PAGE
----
Updated: Sep 20, 2021
By Haig Hengen (@haighengen)
June 22, 2015
Last week, Reps. Jeff Fortenberry (R-NE), Anna G. Eshoo (D-CA) and Jeff Denham (R-CA) issued a joint statement after meeting with the White House National Security team to urge assistance to persecuted Christians and other religious minorities in the Middle East. The lawmakers suggested a three-pillar approach, which follows the Armenian Assembly of America’s House Appropriations testimony earlier this year, such as humanitarian aid, special refugee status in the U.S. for persecuted individuals and families who wish to emigrate, and direct military assistance for Christian self-defense forces in the fight against the Islamic State (ISIL or ISIS).
Once again fighting for survival, one of the largest minority populations impacted by ISIS are the Armenian Christians living in Syria and Iraq, an area where Christians are targeted and killed. Armenians as a people have continually faced death and persecution because of their religion. Although the Armenian Genocide occurred 100 years ago, persecution and murder of Christians in the Middle East is prevalent once again. Syrian Armenians, mostly descendants of Armenians who escaped the Ottoman Turkish state now must escape the Islamic State. This terrorist organization has made it its duty to seek out Christians in Syria and force them to either convert to their form of Islam or die. “Christianity in the Middle East is shattered. ISIL’s genocidal campaign of religious cleansing has placed horrific pressure on the region’s ancient Christian communities and other faith minorities,” reads the joint statement. Many of these Armenians rely on the assistance of the United States and other Western countries in order to survive.
The safety of persecuted Armenians in Syria is essential because of their impact on society. Minority Christian groups like the Armenians maintain a significant role throughout the Middle East. “The stability and cultural identity of the Middle East depends in part on its vibrant mosaic of religious minorities. Christians in the region are longstanding pillars of civil society and essential allies in the efforts to promote pluralism and combat extremism. As ISIL works to exterminate the innocent and vulnerable members of this faith tradition, all people of good will should express concern for their protection—a cause that is essential to civilization itself,” reads the joint statement.
As part of the three pillar approach suggested by lawmakers “The United States can come to the aid in Syria by providing humanitarian assistance, special refugee status for victims, and empowering them to defend themselves,” they said. The United States Agency for International Development (USAID) has requested $819 million be used for The Migration and Refugee Assistance (MRA) program. These programs aim to provide for the basic needs to sustain life, including emergency shelter and medical care for populations in distress especially Armenian and minority Christians in Syria.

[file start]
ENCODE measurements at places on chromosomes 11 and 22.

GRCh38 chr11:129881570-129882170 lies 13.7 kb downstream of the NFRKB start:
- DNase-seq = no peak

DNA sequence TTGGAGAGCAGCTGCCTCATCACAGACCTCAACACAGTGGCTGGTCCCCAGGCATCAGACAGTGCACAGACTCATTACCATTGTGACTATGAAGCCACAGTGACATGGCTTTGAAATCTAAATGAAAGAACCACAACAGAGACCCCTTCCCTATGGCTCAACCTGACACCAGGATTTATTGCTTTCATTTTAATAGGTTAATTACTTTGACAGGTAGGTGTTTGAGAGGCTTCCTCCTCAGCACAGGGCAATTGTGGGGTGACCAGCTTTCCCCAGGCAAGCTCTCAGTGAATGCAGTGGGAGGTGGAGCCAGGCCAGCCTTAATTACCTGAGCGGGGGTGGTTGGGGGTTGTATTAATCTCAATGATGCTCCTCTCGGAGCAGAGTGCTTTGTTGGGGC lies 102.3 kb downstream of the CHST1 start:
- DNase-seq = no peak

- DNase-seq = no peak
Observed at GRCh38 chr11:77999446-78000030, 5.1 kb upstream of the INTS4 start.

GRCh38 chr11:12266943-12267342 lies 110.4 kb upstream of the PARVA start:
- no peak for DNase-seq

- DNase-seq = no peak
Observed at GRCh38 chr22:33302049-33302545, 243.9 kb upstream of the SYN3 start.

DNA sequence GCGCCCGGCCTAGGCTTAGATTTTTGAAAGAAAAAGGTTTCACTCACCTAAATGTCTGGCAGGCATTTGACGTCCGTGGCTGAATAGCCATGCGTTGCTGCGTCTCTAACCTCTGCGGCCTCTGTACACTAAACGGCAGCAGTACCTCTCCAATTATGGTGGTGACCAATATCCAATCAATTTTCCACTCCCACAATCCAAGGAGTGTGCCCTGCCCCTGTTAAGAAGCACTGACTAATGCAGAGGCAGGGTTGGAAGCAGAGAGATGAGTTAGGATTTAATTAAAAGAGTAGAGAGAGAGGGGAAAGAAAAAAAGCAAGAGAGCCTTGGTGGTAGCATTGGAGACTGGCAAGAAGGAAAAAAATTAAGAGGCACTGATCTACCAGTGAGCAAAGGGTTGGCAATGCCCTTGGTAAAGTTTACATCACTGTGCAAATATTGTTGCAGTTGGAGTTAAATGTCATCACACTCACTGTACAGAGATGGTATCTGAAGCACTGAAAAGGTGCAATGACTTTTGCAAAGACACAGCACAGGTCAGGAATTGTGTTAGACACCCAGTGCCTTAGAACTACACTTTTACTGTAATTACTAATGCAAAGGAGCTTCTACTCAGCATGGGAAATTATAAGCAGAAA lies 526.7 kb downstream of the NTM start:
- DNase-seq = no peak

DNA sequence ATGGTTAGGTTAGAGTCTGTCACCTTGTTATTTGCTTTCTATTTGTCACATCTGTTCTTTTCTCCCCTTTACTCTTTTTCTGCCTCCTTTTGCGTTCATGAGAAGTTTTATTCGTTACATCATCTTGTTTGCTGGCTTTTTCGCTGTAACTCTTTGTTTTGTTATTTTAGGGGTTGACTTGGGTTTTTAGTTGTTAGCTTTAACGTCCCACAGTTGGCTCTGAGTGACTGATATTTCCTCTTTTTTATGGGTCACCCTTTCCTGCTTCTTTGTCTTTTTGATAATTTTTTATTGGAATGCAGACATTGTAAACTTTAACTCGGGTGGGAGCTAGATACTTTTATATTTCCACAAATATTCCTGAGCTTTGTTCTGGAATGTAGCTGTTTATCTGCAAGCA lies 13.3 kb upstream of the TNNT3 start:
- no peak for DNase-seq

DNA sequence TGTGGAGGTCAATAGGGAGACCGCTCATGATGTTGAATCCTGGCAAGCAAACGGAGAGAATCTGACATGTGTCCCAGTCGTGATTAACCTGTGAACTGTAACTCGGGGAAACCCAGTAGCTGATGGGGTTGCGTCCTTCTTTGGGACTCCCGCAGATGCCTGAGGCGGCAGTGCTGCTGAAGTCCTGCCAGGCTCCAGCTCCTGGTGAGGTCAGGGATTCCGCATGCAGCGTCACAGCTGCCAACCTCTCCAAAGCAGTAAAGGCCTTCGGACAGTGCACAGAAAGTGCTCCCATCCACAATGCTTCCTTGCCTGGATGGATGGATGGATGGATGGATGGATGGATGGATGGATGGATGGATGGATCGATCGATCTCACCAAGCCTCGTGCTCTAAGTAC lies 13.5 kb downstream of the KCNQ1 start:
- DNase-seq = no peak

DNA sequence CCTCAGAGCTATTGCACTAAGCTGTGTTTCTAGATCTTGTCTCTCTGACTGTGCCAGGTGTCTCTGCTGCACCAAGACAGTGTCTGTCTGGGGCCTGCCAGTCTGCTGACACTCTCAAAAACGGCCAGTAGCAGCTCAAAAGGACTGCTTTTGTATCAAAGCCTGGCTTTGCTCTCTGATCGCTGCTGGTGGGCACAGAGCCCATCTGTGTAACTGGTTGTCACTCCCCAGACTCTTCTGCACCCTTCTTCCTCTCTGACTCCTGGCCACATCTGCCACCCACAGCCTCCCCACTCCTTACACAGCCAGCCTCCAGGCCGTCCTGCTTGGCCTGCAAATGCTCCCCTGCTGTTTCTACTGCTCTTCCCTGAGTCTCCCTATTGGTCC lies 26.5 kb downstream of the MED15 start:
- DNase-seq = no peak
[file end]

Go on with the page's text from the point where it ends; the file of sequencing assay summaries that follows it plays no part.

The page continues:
Bryan Ardouny, the executive director of the Armenian Assembly, delivered the same message in his testimony. Ardouny “urged the FY 16 Subcommittee to direct the State Department and USAID to allocate additional funds to Armenia as it seeks to absorb refugees from Syria as well as implement measures to ensure that gaps in distribution of relief aid are addressed so that all those in need of urgent humanitarian assistance are reached.”
In addition to humanitarian aid, Reps. Fortenberry, Eshoo and Denham believe that the USAID and State Department must make it a prerogative to ensure minority Christians, “who wish to leave should have access to a priority refugee status process with the State Department. The current multi-year wait period is simply too long for religious minorities under constant threat of death, torture and starvation,” according to the joint statement
The joint statement builds on legislation that was initiated by Fortenberry, Eshoo and Rep. Juan Vargas (D-CA) last congress. The members “led passage of a bipartisan resolution (H. Res. 683) last year condemning the severe persecution that Christians and other ethnic and religious minority communities are suffering in Iraq. The resolution also called for an international humanitarian intervention to aid these innocent civilian groups,” reads the joint statement. The US possesses the power to ensure the safety of those who face genocide. It is our country’s duty to ensure that the Armenian people and other Christians do not face another extermination as they did 100 years ago. The US has the ability to protect these people, but do we have the will to do so? It is imperative that the US direct aid and enact legislation that protects the Armenian people and other minority Christians before it’s too late.
Haig Hengen is a government affairs intern at the Armenian Assembly of America. He is currently studying international economics with a minor in Arabic at the Elliott School of International Affairs at George Washington University.